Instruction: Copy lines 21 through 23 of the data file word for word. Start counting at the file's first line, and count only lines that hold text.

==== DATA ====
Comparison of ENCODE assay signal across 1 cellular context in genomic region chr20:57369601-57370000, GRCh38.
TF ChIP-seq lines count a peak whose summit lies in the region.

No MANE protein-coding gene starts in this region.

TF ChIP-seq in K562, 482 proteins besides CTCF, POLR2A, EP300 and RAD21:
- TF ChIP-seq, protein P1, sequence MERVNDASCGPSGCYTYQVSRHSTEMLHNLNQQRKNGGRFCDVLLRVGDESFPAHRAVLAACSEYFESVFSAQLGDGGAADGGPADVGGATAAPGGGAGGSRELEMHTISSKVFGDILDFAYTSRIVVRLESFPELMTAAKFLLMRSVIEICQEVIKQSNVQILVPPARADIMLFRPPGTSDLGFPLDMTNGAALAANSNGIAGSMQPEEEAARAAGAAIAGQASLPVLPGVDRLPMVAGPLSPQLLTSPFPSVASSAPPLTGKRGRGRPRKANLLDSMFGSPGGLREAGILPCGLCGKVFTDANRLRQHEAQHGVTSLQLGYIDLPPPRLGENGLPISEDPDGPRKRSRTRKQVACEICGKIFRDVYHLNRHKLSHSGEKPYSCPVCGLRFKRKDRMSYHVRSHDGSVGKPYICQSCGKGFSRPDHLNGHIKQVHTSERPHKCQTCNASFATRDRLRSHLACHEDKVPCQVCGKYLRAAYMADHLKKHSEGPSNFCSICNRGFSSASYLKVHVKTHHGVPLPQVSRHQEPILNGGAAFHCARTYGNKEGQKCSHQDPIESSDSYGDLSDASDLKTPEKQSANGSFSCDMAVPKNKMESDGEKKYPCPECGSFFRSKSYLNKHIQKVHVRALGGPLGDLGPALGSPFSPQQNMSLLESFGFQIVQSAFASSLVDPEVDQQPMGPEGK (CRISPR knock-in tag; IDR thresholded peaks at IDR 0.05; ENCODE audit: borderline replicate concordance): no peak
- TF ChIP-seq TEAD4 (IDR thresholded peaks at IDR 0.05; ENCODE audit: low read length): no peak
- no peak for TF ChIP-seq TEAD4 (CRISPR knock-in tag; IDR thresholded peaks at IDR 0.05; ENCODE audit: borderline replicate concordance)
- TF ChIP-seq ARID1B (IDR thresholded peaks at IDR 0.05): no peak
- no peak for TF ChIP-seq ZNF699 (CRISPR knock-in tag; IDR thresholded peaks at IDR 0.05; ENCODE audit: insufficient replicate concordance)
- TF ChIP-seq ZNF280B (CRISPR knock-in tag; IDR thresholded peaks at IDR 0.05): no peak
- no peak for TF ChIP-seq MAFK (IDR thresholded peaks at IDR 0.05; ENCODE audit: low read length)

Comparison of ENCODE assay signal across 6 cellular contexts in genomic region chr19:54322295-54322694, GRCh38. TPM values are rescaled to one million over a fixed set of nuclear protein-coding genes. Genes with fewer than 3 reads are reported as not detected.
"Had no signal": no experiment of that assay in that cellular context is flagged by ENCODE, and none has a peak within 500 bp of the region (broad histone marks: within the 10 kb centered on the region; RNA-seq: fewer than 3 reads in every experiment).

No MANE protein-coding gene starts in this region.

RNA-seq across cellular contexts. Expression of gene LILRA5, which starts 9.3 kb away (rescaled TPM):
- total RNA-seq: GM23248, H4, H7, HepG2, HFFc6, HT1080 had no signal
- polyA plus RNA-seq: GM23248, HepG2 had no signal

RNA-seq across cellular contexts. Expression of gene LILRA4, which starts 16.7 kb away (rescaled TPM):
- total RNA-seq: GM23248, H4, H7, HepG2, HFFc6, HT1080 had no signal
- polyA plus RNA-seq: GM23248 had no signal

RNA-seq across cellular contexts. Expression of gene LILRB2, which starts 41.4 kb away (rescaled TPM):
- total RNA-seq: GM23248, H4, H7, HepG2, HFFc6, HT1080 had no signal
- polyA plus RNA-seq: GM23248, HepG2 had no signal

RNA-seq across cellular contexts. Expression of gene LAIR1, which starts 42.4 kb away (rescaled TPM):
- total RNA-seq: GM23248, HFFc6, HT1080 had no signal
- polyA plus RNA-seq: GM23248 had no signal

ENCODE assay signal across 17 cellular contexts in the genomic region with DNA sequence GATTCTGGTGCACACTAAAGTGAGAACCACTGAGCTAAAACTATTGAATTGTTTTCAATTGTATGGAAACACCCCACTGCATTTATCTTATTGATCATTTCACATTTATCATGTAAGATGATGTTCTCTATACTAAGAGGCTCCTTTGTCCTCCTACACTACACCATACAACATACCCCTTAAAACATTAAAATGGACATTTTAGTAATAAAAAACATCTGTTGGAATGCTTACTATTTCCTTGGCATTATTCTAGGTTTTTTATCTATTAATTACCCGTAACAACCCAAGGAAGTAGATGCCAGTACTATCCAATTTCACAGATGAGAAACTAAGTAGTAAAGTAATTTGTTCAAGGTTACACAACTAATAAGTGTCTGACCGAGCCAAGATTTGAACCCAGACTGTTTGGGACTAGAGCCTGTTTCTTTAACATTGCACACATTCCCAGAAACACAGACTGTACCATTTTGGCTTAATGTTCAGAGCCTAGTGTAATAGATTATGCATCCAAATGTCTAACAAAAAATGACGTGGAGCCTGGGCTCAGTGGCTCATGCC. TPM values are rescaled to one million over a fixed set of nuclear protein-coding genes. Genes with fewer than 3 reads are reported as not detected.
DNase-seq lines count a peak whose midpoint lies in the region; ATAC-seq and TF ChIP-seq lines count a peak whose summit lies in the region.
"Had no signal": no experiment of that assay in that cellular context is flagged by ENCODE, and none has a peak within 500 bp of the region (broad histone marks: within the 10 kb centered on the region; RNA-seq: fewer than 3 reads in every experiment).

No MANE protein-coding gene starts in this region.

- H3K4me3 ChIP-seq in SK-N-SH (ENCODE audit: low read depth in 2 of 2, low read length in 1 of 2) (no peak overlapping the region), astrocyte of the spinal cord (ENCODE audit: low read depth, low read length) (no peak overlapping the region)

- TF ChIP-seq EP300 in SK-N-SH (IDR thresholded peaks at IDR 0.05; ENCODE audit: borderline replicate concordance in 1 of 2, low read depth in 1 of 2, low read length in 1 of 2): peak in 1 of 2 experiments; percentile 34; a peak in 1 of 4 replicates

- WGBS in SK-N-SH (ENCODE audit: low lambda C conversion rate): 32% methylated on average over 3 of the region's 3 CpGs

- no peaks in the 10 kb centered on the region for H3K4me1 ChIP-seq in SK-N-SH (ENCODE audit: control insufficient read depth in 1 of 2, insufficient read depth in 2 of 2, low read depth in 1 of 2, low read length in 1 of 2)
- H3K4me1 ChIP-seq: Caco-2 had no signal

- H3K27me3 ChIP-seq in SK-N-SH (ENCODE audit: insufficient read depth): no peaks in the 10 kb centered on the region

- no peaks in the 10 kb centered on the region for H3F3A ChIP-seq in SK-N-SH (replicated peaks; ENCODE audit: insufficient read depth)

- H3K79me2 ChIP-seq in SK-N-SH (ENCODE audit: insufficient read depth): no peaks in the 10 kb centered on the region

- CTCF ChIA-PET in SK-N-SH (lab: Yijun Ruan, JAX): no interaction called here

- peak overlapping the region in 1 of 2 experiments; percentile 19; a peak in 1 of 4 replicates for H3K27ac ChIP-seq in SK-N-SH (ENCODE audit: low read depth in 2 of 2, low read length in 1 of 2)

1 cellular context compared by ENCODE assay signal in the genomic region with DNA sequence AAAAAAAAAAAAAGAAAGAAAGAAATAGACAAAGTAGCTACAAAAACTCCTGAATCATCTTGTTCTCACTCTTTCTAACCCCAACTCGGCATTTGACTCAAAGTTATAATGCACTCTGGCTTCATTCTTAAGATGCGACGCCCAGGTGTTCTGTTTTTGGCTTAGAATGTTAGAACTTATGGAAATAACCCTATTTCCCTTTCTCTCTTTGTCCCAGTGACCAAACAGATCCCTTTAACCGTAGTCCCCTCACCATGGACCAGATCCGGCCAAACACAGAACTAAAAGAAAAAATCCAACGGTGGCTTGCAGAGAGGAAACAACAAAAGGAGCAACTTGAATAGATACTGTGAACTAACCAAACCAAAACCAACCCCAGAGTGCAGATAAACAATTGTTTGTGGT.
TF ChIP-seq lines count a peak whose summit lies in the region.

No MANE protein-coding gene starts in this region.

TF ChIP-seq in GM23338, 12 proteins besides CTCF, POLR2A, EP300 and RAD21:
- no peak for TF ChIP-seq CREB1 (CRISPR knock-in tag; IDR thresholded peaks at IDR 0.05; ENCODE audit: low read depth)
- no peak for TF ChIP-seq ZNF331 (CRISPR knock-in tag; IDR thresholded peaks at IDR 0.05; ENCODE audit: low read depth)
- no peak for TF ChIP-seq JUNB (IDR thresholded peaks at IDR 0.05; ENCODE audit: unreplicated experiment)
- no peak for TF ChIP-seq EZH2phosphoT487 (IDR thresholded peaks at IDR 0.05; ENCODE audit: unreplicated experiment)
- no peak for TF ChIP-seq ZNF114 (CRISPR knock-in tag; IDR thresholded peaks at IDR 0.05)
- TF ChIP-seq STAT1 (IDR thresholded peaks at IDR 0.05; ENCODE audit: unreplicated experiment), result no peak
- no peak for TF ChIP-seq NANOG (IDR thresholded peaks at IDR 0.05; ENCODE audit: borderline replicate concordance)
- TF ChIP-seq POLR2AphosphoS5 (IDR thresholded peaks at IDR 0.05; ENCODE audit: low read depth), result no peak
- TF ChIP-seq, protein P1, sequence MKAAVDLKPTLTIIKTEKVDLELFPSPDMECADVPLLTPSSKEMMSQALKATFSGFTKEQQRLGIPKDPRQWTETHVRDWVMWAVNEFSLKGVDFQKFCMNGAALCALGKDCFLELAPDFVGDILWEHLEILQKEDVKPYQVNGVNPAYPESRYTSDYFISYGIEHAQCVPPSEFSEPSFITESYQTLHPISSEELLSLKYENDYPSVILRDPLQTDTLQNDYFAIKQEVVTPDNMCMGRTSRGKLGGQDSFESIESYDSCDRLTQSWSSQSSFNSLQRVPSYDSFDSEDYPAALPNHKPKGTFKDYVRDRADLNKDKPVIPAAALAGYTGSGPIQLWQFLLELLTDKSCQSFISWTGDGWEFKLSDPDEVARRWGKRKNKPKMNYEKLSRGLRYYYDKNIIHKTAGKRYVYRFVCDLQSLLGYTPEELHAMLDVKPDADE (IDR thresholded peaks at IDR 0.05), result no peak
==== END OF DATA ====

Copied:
RNA-seq across cellular contexts. Expression of gene LILRB2, which starts 41.4 kb away (rescaled TPM):
- total RNA-seq: GM23248, H4, H7, HepG2, HFFc6, HT1080 had no signal
- polyA plus RNA-seq: GM23248, HepG2 had no signal